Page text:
posted by clawsoon at 5:23 AM on May 1, 2018 [8 favorites]


I only just read the Finkelstein reply now, and yeah that is some classic 1990s Internet Libertarianism.

And you joke, tobascodagama, but I have to confess I was unaware of the shifting connotations of the pepe frog-face memes until way too late, and everyone was just too dry and ironic to simply explain to me what the deuce was going on.

I actually filed a bug in a work system, which I linked to a patch that replaced all the cute unicode frog faces with rainbow-horned unicorn heads. s/🐸/🦄/g, effectively. I'd just gone all kermit all over the thing, originally.

So yeah, a "You may not know this, but that symbol is now associated with..." popup would have really helped me out there.
posted by rum-soaked space hobo at 5:33 AM on May 1, 2018 [14 favorites]


Sequence- reading through that link also; I think the ignorance that pornography exists in a misogynist environment that tends to use women's bodies for male pleasure and that men are overwhelmingly more likely to be aggressive about sex in the presence of women leaves women very uncomfortable when they realize they're in an environment where men are posting they're favorite porn, (or their dick pics). The inability to understand that context and why that matters left the entire argument a total mess to me. Perhaps they just chose a particularly poor example to start off their point or perhaps their point isn't good. I'm not sure which.
posted by xarnop at 5:34 AM on May 1, 2018 [6 favorites]


> Seth Finkelstein circa 1994--and probably after, considering his line of work...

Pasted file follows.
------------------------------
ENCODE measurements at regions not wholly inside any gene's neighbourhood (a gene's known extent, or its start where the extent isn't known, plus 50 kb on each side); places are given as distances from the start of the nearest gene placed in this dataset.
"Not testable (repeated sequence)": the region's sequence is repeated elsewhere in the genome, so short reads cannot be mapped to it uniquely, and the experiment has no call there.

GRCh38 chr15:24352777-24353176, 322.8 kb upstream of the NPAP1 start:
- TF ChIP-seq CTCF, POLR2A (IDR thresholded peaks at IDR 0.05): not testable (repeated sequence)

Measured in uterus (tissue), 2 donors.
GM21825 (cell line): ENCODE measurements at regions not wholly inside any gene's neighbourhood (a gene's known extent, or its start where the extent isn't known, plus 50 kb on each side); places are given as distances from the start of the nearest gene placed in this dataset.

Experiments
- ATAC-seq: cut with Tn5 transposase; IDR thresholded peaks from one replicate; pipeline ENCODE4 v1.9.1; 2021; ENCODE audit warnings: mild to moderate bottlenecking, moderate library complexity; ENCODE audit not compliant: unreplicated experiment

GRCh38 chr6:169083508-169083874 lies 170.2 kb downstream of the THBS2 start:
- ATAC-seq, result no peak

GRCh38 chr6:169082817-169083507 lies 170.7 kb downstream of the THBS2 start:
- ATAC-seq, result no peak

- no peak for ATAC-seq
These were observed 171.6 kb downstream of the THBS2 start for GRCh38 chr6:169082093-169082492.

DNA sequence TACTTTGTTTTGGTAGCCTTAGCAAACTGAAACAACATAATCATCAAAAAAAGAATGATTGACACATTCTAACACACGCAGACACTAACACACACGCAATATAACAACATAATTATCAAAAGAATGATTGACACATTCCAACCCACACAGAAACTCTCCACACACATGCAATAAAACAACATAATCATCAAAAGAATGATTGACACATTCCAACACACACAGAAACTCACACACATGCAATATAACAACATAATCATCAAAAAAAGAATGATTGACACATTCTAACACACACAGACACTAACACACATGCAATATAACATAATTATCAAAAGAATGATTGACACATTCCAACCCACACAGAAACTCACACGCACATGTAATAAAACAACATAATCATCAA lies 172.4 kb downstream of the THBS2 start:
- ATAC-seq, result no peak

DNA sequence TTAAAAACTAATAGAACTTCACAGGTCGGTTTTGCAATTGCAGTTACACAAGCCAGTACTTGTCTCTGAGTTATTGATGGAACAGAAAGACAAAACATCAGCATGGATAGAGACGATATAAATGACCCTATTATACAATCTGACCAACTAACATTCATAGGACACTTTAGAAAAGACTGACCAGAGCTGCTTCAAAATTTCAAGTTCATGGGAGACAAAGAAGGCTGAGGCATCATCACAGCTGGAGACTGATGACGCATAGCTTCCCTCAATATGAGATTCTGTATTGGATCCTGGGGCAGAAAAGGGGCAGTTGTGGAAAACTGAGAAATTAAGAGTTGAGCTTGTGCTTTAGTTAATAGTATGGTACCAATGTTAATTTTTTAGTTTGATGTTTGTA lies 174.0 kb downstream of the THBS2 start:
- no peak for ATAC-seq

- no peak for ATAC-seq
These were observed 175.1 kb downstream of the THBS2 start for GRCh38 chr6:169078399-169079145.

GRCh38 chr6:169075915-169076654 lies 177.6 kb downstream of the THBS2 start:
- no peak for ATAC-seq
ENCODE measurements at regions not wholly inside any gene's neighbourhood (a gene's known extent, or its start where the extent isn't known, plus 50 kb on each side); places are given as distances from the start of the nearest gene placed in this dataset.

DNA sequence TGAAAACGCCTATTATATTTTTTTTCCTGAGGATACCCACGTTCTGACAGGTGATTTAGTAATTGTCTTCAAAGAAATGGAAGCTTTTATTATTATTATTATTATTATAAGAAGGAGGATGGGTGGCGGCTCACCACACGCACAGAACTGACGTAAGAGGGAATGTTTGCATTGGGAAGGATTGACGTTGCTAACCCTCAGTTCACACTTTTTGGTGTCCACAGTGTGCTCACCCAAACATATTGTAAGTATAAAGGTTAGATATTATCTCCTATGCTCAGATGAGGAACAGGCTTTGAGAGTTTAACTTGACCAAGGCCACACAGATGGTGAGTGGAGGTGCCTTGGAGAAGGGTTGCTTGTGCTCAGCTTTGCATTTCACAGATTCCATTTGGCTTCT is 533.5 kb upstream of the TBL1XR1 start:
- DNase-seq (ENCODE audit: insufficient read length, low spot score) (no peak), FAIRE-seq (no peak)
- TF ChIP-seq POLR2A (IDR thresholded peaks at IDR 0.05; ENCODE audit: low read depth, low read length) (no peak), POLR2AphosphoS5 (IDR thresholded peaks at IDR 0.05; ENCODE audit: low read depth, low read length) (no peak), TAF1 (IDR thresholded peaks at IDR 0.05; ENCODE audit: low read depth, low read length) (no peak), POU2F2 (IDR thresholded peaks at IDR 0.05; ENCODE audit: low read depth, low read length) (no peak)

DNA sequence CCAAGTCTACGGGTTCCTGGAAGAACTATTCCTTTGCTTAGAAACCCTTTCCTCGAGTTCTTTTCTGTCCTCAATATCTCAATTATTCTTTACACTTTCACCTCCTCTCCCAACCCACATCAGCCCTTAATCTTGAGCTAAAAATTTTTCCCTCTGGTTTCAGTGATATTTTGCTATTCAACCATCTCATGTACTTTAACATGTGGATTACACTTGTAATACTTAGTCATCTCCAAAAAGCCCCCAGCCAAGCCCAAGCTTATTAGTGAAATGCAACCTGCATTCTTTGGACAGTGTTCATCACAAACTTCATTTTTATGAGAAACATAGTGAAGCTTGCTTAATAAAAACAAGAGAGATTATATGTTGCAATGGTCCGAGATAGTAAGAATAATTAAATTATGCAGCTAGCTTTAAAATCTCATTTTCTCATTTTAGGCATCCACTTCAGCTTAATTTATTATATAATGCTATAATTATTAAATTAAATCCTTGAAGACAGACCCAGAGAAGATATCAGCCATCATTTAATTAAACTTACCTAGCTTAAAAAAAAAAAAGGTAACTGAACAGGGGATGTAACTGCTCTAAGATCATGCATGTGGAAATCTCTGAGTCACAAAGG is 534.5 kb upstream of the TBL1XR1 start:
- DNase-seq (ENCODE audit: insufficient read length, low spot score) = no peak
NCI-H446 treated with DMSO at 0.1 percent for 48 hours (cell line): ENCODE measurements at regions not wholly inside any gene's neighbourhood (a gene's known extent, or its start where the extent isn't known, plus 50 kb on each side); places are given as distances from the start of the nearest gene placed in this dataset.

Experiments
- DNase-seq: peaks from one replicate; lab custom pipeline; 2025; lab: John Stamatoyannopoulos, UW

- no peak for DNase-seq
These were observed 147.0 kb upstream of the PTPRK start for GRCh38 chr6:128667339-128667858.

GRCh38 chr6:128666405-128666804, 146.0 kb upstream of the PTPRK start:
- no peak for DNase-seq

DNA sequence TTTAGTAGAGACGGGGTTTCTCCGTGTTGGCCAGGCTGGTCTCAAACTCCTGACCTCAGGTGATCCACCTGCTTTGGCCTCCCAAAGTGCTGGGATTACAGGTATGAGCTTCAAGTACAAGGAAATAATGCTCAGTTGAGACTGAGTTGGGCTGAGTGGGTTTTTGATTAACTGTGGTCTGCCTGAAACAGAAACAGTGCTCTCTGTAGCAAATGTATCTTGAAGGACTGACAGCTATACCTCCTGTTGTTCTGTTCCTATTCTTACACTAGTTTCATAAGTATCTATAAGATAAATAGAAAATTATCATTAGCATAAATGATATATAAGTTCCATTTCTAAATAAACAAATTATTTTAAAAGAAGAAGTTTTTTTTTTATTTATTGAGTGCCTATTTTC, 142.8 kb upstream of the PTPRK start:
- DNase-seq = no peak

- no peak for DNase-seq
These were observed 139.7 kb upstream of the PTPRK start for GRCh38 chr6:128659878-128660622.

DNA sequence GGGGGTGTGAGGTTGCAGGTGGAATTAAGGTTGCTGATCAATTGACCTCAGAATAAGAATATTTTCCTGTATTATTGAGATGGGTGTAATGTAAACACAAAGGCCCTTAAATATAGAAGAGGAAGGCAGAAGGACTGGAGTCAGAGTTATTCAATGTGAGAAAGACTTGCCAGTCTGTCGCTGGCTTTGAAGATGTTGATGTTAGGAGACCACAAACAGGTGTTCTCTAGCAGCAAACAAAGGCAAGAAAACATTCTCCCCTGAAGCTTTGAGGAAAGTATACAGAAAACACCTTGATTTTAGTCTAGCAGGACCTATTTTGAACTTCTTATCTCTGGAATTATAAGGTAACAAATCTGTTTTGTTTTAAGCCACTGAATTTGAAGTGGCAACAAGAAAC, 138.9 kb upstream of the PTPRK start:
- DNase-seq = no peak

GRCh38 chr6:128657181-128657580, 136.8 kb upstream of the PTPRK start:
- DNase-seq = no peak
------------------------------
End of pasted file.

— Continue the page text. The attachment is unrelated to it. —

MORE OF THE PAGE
Ugh, that email is painful! I've been in the same field of Software Engineering for almost as long as him, and it is scary how much that screed of his sounds like it could have been written by most of my CS friends, or even by me, circa '95-'00 (or, minus the computer knowledge, by my father still today). Suffice to say, people can change, but you're right -- given his writings as recently as the last few years -- that he almost certainly hasn't.
posted by mystyk at 6:01 AM on May 1, 2018 [9 favorites]


One of the very first studies of electronic communications in the early nineties set up an electronic bulletin board at a university. It had to be shut down within a few weeks because conversation immediately deteriorated to the point that university professors who knew these communications were being monitored were physically threatening each other and calling each other names, including racial and religious slurs. It wasn't just concern for physical safety, if the experiment continued the experimenters were worried the university would be forced to fire the participants.

Online communication is different. Strategies like these are a big deal to improving user experience, in my opinion.
posted by xammerboy at 6:54 AM on May 1, 2018 [8 favorites]


(1) Good old 1970s behavior modification work tells us that punishment doesn't even have to be noticeably aversive to be effective. "Punishment" is simply the deceleration in a given behavior in response to a given consequence. If you cause deceleration, you've achieved punishment. The punisher doesn't have to look or feel hugely aversive. It only has to work.

(2) More recent advancements in behavior theory (like ACT and RFT) tell us that if you don't step on the mousetrap of self-defensive responding, you don't need to deal with self-defensiveness before achieving the effects you're looking to achieve.

(I don't generally recommend the book RAISING LIONS by Joe Newman because it has a bunch of pseudoscientific cruft and downright dangerous advice in it, but he does include some very nice bits about using essentially micro-timeouts with kids that achieve both these points.)